|Title||The effect of a strong density step on blocked stratified flow over topography|
|Publication Type||Journal Article|
|Year of Publication||2020|
|Authors||Jagannathan A., Winters KB, Armi L.|
|Type of Article||Article|
|Keywords||hydraulic control; mechanics; number; physics; severe downslope windstorm; stratified flows; topographic effects; waves|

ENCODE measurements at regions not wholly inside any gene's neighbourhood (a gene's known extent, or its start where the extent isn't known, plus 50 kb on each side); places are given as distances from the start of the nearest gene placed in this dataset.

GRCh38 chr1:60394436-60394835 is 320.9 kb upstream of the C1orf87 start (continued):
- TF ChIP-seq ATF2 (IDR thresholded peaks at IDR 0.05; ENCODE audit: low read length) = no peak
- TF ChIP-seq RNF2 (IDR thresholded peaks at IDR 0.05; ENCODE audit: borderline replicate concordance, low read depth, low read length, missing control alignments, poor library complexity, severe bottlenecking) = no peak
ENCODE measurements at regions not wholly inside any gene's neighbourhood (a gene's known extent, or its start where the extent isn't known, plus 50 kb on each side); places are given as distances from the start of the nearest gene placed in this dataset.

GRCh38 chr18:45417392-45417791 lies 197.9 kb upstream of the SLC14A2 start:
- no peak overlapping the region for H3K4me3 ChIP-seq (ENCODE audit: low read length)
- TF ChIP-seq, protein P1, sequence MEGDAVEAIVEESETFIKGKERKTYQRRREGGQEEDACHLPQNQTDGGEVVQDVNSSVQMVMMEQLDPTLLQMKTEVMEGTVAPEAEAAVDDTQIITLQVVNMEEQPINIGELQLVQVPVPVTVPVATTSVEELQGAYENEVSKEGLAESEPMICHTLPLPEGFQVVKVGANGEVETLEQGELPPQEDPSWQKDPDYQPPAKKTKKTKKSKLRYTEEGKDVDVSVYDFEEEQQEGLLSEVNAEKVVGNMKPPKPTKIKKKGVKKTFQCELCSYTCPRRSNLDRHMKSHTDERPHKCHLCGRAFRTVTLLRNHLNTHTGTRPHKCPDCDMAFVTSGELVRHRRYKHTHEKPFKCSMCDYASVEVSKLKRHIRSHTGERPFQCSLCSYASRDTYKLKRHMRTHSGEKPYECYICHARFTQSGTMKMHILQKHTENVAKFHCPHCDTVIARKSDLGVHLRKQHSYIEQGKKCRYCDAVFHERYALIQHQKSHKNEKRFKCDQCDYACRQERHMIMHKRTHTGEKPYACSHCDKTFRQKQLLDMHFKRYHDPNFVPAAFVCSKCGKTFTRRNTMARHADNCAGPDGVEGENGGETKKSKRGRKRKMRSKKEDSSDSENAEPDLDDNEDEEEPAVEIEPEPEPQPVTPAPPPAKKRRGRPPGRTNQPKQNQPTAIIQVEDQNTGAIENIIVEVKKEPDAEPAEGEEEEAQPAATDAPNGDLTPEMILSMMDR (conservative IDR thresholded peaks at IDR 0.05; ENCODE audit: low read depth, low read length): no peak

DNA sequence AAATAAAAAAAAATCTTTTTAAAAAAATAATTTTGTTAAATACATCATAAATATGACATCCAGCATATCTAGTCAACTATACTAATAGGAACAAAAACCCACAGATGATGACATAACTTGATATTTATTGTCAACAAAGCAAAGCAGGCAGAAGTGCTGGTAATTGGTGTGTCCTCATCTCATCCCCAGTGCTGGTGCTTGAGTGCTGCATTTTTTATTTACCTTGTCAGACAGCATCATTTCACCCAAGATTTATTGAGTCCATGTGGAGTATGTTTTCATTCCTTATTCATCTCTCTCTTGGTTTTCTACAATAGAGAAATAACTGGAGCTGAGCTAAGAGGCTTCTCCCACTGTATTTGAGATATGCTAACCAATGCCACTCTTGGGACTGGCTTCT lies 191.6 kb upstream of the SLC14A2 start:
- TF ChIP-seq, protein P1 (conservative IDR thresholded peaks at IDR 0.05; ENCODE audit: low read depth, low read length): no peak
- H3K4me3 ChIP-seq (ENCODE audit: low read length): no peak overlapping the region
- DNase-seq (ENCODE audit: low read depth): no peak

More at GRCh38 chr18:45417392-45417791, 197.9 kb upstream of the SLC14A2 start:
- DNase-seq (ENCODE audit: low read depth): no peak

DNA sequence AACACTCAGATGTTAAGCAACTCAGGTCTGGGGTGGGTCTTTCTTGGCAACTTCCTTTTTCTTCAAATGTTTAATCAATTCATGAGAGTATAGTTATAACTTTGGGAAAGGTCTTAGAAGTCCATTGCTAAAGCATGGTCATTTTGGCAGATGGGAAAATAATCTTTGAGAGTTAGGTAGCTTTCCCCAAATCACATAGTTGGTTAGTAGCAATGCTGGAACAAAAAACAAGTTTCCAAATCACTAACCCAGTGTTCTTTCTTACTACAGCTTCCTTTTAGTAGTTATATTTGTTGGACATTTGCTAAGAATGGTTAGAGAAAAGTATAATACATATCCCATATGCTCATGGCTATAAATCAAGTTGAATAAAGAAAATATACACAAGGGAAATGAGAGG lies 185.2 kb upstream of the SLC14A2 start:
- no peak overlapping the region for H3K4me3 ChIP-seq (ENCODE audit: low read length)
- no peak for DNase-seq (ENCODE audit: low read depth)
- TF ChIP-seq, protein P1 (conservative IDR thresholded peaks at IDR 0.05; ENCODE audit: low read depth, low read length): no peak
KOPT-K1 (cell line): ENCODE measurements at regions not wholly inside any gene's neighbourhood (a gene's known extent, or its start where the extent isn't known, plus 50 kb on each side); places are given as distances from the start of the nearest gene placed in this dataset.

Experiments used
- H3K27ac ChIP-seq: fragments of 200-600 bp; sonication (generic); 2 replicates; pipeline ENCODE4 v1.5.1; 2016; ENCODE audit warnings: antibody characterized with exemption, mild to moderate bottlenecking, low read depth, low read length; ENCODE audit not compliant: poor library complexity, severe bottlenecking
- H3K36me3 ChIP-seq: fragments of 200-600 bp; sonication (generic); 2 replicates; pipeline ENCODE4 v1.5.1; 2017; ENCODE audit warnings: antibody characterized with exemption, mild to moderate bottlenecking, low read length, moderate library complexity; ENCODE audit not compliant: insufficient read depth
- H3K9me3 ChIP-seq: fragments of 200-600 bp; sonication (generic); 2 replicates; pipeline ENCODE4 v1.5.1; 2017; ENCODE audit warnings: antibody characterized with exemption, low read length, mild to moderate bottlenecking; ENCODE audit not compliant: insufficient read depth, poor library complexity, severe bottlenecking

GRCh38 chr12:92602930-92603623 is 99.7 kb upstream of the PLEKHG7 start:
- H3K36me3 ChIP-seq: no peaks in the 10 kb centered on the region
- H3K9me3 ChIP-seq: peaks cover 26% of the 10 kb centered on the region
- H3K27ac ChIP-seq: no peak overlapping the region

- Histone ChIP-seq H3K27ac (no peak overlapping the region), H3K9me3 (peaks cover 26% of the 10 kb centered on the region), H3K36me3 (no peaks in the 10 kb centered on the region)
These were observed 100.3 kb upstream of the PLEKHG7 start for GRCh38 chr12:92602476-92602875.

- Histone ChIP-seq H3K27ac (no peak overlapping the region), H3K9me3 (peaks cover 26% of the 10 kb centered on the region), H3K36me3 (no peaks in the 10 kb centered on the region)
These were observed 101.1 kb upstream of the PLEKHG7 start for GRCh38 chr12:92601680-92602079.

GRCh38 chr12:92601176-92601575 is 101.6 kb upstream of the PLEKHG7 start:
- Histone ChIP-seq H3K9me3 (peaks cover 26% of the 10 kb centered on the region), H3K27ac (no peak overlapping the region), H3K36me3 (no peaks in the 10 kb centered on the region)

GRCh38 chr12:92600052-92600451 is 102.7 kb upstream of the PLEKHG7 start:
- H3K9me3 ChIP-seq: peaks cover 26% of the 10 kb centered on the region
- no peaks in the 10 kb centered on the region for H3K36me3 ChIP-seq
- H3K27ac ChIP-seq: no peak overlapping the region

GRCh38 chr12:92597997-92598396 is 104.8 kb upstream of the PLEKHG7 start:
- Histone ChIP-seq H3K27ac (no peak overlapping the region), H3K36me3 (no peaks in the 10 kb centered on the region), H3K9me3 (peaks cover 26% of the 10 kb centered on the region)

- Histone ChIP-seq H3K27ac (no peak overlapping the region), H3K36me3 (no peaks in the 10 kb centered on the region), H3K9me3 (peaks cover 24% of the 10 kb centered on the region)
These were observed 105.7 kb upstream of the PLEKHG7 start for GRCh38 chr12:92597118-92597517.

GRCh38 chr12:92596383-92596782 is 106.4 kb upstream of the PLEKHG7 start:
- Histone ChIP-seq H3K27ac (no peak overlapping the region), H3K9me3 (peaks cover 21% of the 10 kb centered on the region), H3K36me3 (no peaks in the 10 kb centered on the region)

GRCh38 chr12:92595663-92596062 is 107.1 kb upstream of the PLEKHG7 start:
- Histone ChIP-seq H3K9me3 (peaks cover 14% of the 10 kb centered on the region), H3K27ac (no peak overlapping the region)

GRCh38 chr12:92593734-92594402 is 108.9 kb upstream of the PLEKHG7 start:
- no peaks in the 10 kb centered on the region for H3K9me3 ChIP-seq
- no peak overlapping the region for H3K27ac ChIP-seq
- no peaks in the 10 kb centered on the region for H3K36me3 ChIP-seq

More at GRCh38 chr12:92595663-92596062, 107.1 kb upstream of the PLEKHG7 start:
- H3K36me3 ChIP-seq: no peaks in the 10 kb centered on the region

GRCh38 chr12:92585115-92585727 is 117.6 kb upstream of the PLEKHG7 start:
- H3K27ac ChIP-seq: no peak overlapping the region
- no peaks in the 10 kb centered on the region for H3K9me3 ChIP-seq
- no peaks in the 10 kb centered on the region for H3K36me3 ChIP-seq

The dynamical connection between topographic control and wave excitation aloft is investigated theoretically and numerically in the idealized setting of two-dimensional stratified flow over an isolated ridge. We consider a constant far upstream inflow with uniform stratification except for a sharp density step located above the height of the ridge crest. Below this step, the stratification is sufficiently strong that the low level flow is blocked upstream and a hydraulically controlled flow spills over the crest. Above the density step, the flow supports upward radiating waves. In the inviscid limit, a bifurcating isopycnal separates the hydraulically controlled overflow from the wave field aloft. We show that, depending on the height of the density step, the sharp interface can either remain approximately flat, above the controlled downslope flow, or plunge in the lee of the obstacle as part of the controlled overflow itself. Whether the interface plunges or not is a direct consequence of hydraulic control at the crest. The flow above the crest responds to the top of the sharp density step as if it were a virtual topography. We find that a plunging interface can excite a wave field aloft that is approximately six times as energetic, with 15 % higher pressure drag, than that in a comparable flow in which the interface remains approximately flat.